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his inspiration and reward But no, she destroys the happiness of both, and marries the Earl of Erpingham. This done, she is described as pursuing the even tenor of her way, calm and unmoved; plunging into state intrigues, she devotes herself to revenge and ambition, and yet she is all the while represented as preserving the memory of her first and only disininterested attachment to Godolphin.

Such a woman, in real life, would indeed, be a lusus naturæ. Having once surmounted her love for Godolphin, she would not have preserved even its remembrance with interest; but granting her capability to have done this, how different would have been the results; to ascertain which we must have recourse to the pages of L.E.L. That writer would have pictured disappointment in the midst of completed hopes; anxiety, and fear, in the midst of success; sorrow in the hours of joy; and a frightful, exciting, and delusive joy, even in moments of distress : there would have been a broken heart, or despair and madness, as a final catastrophe. The intellectual powers of Constance could but have served to augment the misery of her situation, and expose the hollowness of her motives. Like Lady Marchmont, she was irreligious; it was excessive pride, and not principle, that preserved Constance from immorality, in that only sense of the word in which the world condemns a woman as immoral; it was an excess of disappointed vanity, and not love, that caused Lady Marchmont to fall. In fine, terrific and revolting as is the catastrophe in the case of Lady Marchmont, we are of opinion that it is more true to nature than any of the latter part of Lady Erpingham's career.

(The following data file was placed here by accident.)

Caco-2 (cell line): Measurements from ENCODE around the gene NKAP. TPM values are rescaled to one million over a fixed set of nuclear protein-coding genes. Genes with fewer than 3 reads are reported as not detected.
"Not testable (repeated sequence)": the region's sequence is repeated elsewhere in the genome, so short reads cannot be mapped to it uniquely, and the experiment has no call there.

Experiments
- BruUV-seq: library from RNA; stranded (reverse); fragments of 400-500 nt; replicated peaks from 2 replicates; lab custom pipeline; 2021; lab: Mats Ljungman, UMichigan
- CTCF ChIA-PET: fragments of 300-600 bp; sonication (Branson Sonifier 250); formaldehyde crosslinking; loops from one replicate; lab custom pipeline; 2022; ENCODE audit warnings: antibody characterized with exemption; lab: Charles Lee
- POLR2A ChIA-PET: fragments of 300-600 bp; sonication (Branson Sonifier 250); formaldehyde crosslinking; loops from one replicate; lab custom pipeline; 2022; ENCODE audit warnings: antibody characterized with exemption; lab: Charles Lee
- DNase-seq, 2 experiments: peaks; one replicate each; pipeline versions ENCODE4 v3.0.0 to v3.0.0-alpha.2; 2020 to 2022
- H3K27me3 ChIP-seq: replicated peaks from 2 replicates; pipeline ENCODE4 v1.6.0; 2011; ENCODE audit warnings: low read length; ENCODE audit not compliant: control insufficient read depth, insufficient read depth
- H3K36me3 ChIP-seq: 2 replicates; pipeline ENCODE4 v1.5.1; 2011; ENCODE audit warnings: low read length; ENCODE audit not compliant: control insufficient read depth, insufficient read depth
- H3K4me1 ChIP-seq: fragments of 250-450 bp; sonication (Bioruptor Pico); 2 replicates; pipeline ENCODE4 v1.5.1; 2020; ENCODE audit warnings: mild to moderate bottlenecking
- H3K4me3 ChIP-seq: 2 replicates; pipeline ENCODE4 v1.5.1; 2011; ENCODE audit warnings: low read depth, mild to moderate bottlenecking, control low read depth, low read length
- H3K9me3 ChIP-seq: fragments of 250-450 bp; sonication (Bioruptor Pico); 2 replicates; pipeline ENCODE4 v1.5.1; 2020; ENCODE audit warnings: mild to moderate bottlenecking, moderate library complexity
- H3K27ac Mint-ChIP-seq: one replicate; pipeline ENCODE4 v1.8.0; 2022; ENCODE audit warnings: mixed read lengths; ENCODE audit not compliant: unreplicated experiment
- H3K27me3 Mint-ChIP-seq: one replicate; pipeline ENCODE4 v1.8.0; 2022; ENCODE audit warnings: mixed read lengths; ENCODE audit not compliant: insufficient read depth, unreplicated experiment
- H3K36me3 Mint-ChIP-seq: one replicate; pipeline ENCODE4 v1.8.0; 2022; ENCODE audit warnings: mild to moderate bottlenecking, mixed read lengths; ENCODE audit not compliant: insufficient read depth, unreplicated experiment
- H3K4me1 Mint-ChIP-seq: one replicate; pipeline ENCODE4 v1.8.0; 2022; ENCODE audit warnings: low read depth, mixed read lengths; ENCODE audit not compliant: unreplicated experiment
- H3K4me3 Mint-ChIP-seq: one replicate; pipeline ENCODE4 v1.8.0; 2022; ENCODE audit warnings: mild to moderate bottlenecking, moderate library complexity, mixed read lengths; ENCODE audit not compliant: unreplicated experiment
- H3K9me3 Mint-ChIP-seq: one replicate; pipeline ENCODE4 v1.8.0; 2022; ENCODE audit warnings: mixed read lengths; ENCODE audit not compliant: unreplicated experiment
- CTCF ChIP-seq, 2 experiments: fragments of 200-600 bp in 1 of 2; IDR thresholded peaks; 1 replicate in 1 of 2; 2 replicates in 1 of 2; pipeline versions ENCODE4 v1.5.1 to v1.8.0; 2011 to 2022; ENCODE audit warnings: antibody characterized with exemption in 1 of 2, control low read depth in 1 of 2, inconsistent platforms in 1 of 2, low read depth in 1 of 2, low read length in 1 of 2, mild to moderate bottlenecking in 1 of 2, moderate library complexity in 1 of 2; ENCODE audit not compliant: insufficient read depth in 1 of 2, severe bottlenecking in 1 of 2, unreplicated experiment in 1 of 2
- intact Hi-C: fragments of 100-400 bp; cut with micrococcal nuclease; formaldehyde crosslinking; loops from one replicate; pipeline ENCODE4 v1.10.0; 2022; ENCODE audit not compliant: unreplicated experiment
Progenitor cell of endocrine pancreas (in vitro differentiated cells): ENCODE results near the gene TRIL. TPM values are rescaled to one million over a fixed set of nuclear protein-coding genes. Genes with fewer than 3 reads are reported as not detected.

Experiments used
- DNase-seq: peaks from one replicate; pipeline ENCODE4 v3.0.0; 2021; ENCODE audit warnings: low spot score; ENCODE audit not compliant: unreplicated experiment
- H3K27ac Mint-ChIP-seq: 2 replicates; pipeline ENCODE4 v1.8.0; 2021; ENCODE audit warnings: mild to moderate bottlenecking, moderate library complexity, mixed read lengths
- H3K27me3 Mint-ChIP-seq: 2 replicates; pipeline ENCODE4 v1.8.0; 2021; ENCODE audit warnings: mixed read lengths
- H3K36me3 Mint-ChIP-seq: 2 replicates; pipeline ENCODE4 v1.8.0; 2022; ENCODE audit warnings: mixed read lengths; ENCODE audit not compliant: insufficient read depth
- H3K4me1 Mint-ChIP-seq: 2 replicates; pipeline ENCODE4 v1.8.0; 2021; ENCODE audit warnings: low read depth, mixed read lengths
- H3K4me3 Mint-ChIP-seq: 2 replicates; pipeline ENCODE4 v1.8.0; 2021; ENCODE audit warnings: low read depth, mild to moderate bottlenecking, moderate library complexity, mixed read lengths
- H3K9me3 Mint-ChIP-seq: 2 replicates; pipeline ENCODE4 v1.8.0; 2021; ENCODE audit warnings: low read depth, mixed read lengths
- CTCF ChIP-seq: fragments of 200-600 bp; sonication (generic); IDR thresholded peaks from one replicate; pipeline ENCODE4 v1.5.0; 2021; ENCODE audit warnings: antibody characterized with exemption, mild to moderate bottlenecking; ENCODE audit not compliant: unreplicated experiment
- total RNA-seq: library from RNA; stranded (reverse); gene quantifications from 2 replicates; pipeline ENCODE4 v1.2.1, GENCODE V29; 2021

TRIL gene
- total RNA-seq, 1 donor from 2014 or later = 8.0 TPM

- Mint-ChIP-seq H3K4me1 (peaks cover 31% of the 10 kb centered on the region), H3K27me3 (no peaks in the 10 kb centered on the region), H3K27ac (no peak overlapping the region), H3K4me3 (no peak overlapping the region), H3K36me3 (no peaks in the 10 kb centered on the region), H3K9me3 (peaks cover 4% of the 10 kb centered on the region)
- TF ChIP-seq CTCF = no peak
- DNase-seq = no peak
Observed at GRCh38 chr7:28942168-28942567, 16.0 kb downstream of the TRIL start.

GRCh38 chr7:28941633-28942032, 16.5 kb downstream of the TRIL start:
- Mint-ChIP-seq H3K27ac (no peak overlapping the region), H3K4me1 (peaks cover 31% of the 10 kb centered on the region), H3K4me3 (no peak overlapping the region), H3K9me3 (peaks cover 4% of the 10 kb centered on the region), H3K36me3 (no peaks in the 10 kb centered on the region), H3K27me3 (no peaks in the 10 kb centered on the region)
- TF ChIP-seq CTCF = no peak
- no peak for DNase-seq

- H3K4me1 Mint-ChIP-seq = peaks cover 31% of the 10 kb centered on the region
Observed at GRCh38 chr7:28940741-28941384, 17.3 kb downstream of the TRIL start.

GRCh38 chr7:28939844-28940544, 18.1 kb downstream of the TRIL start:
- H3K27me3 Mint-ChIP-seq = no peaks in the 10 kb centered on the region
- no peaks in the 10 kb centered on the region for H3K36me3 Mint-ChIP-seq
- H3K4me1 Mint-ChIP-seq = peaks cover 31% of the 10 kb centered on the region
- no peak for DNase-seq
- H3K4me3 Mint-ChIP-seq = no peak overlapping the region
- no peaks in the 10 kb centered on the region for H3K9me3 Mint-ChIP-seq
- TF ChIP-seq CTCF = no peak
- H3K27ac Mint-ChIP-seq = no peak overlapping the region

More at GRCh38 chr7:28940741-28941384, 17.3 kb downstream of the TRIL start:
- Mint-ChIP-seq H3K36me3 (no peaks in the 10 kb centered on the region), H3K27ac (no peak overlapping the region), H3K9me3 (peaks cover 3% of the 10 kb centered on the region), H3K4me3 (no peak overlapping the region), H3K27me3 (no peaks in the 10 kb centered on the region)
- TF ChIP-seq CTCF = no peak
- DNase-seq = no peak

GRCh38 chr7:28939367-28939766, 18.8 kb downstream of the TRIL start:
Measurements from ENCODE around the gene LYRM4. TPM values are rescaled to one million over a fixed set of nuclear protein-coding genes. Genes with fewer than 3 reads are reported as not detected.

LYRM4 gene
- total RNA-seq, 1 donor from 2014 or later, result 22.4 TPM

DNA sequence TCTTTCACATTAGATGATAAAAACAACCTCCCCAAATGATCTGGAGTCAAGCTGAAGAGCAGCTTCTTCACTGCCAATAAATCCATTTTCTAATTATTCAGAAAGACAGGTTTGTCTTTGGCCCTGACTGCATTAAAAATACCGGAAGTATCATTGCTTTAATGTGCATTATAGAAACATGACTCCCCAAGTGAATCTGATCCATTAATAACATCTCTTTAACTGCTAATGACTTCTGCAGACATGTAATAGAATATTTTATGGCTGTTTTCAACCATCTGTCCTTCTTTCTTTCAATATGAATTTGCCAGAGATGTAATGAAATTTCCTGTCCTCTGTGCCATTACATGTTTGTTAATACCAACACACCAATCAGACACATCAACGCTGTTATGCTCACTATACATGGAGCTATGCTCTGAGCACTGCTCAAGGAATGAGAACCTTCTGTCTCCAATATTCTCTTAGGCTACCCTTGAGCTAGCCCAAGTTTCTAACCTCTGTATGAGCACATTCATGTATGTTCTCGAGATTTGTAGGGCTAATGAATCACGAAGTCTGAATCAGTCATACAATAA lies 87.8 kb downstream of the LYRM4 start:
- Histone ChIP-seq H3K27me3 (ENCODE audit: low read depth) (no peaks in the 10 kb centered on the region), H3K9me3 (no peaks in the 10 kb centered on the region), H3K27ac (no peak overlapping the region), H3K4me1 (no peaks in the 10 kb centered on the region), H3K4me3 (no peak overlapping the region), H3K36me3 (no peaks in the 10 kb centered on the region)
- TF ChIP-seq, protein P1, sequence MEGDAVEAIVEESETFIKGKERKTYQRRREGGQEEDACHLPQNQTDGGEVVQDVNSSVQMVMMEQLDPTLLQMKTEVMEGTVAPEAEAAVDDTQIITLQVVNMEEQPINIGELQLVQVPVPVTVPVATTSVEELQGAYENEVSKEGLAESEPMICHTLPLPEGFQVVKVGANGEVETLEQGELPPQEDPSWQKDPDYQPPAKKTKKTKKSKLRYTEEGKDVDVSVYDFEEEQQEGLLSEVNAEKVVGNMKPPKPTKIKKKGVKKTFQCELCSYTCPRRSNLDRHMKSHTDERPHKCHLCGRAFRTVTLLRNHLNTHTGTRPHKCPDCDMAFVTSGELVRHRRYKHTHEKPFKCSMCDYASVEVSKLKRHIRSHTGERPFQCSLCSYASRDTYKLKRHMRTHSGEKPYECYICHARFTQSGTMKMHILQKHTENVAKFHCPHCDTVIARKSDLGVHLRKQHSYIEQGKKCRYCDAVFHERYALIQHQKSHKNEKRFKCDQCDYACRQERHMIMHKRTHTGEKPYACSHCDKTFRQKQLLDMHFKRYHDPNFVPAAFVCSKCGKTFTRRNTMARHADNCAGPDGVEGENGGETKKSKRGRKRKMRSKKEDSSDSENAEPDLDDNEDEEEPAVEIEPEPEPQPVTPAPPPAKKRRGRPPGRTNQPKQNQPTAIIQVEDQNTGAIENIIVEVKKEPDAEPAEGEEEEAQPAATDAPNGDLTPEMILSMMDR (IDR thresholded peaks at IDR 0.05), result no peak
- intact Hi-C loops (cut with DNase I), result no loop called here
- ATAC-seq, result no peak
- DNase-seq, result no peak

Bulwer, with justice, observes, “ What luxury so dear to a woman as the sense of dependence ?” but to Constance that luxury would have been dearer than to Lucilla. Look around society. Is it not the weak, or the vain, or frivolous, who are most tyrannical and capricious to their lovers ? A sceptre being to them so novel a plaything, that in their delight at obtaining one, they wield it untiringly.

In conclusion, we must express a hope that these remarks may be received with the same good-humoured spirit in which they have been penned ; and of the powerful writer of whose works we have made the most frequent mention, we would particularly ask, will he not forgive us for having an opinion ? “ The want of which," he somewhere declares to be “the most general want in the world.”

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I stood beside the sunny sea,
My heart from fear and care was free;
I smiled the lavish store to greet
Of shells and sea-weed at my feet,
And thought the billows, as they broke,
These words of cheering promise spoke, -
“Earth’s bounties shall be poured on thee,
Like these bright treasures of the sea !”

Again I stood the waves to view ;
Their early promise had been true.
But now, dark clouds o'erspread the sky,
The winds arose, the billows high
Beat wildly on the rocky beach ;
And this, alas! appeared their speech, -
“Life's troubled way shall prove to thee,
Even as this high and stormy sea !”

Time passed — my bitter doom I bore.
I stood beside the waves once more;
Soft moonlight on the waters shone,
And now, methought, in soothing tone
They said,—“The Lord, whose mighty will
has made the troubled waves be still,
Shall bid thy weary heart to be
Calm as this tranquil, moonlit sea !

PONTIUS PILATE'S DAUGHTER.